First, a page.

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Brittle Root Disease of Horseradish: Evidence for an Etiological Role of Spiroplasma citri. Jacqueline Fletcher, Department of Plant Pathology, University of Illinois, Urbana 61801; Gerald A. Schultz(2), R. E. Davis(3), Cathy E. Eastman(4), and Robert M. Goodman(5). (2)(4)Section of Economic Entomology, Illinois Natural History Survey, Urbana; (3)Plant Virology Laboratory, PPI, SEA, USDA, Beltsville, MD 20705; (5)Department of Plant Pathology, University of Illinois, Urbana 61801. Phytopathology 71:1073-1080. Accepted for publication 4 March 1981. This article is in the public domain and not copyrightable. It may be freely reprinted with customary crediting of the source. The American Phytopathological Society, 1981. DOI: 10.1094/Phyto-71-1073.

The symptoms of brittle root (BR) disease of horseradish include foliar chlorosis, stunting, and a discoloration in the phloem ring of affected plant roots. The disease has resulted in severe crop losses in Illinois horseradish in certain years since it was first reported in 1936, but no pathogenic agent has been conclusively implicated in the etiology of the disease until now. Dienes’ staining of hand-cut sections of BR and nonbrittle root (NBR) horseradish roots revealed irregularly distributed blue-stained cells in the phloem of BR but not of NBR plants. Spiroplasmas were cultured in liquid media from all BR plants examined but from none of the NBR plants. Spiroplasmas were also isolated from Circulifer tenellus reared in captivity and allowed to feed on BR plants, and from horseradish plants initially free of BR symptoms to which infective leafhoppers had been given inoculation access. All spiroplasma isolates tested (including those from field-collected BR plants, from infective C. tenellus and from the plants on which infective leafhoppers were allowed inoculation access) were indistinguishable from Spiroplasma citri by serological growth inhibition and organism deformation tests, and by SDS-polyacrylamide gel electrophoresis. These results established for the first time a consistent association of a pathogenic agent with plants having BR symptoms and its absence from symptomless plants. C. tenellus injected with horseradish isolates of S. citri grown in pure culture transmitted the spiroplasma to horseradish test plants, which subsequently developed symptoms of BR. S. citri was reisolated from these plants. These results indicate an important etiological role for S. citri in BR disease of horseradish.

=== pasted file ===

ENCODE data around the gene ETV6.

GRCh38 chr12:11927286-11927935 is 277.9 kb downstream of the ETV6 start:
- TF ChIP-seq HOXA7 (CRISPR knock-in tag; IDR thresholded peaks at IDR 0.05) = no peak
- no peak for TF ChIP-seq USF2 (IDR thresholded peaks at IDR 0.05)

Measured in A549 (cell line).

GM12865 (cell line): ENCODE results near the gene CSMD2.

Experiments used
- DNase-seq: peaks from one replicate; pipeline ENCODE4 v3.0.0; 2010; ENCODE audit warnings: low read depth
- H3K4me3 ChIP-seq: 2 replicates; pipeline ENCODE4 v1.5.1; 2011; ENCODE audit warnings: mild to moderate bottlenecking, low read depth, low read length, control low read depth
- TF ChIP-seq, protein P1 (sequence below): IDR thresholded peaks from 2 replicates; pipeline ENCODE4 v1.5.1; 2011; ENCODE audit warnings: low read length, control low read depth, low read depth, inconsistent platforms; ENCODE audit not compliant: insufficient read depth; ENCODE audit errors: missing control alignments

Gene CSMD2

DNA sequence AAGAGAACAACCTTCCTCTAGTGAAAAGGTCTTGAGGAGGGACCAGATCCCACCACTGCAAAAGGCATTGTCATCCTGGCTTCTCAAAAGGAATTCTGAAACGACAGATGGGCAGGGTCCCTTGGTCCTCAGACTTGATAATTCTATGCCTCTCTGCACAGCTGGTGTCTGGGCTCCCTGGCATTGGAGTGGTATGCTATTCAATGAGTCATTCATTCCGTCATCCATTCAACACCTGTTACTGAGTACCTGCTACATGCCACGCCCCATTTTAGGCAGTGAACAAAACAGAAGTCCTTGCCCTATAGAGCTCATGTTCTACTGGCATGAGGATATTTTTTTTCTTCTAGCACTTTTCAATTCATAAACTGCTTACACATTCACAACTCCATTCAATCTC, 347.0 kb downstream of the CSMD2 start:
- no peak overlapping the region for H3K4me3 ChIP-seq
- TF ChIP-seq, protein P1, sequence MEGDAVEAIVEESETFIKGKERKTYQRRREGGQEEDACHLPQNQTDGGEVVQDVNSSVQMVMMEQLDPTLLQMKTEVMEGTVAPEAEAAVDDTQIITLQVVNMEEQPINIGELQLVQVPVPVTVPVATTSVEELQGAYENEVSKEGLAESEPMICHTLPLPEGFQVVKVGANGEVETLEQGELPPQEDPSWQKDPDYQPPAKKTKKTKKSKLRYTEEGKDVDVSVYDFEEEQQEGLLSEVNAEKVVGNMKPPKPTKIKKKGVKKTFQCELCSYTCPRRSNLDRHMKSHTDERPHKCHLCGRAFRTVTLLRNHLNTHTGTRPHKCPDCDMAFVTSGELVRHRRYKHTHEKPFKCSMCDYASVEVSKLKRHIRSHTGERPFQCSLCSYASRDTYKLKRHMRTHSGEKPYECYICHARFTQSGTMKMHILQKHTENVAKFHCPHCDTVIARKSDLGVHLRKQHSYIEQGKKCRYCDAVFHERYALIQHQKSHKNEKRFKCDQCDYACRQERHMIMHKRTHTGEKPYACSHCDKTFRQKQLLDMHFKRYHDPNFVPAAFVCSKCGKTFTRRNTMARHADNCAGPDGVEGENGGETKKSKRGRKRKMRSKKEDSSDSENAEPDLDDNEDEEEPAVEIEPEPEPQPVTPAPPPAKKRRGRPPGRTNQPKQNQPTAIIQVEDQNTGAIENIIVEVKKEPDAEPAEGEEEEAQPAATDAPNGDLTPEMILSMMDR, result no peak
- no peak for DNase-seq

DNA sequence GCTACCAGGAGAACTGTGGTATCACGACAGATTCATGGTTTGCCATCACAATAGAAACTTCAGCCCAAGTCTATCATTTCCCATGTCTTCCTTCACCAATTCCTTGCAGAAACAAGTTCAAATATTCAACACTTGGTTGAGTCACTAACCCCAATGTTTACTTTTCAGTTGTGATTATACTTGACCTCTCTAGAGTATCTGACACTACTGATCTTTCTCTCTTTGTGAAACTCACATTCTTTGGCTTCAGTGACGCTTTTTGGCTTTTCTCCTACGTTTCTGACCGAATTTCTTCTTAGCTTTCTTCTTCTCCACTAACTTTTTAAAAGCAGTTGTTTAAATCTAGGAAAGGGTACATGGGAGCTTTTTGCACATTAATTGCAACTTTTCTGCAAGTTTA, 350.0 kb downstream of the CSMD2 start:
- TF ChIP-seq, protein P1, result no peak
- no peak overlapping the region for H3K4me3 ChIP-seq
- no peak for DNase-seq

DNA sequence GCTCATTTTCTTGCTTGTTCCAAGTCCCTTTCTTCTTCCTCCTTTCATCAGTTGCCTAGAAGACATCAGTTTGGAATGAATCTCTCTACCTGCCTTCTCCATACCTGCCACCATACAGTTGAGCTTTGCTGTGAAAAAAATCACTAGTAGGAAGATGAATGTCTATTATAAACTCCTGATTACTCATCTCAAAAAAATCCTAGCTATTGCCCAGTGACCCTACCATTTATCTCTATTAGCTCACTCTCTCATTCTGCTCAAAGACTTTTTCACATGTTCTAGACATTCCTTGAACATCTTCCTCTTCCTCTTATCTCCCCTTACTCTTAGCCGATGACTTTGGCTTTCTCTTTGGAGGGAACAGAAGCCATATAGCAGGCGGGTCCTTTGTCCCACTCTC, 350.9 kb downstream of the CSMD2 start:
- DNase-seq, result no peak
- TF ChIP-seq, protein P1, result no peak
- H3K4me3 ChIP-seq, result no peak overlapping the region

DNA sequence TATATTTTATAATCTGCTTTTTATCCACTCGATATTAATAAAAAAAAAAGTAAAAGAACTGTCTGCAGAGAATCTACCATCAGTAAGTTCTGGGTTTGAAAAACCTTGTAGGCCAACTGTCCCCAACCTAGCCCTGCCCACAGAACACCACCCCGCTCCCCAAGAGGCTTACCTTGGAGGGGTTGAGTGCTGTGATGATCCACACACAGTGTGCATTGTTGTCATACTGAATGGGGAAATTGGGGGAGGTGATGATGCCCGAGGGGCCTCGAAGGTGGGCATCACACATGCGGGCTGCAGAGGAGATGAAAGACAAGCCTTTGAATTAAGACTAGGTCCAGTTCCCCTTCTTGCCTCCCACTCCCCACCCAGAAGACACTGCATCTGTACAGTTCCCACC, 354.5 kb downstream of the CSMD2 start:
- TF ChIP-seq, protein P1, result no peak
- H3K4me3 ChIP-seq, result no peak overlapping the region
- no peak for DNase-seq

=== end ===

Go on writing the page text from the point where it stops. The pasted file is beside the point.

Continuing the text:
Additional keywords: Armoracia rusticana, mycoplasmalike organism.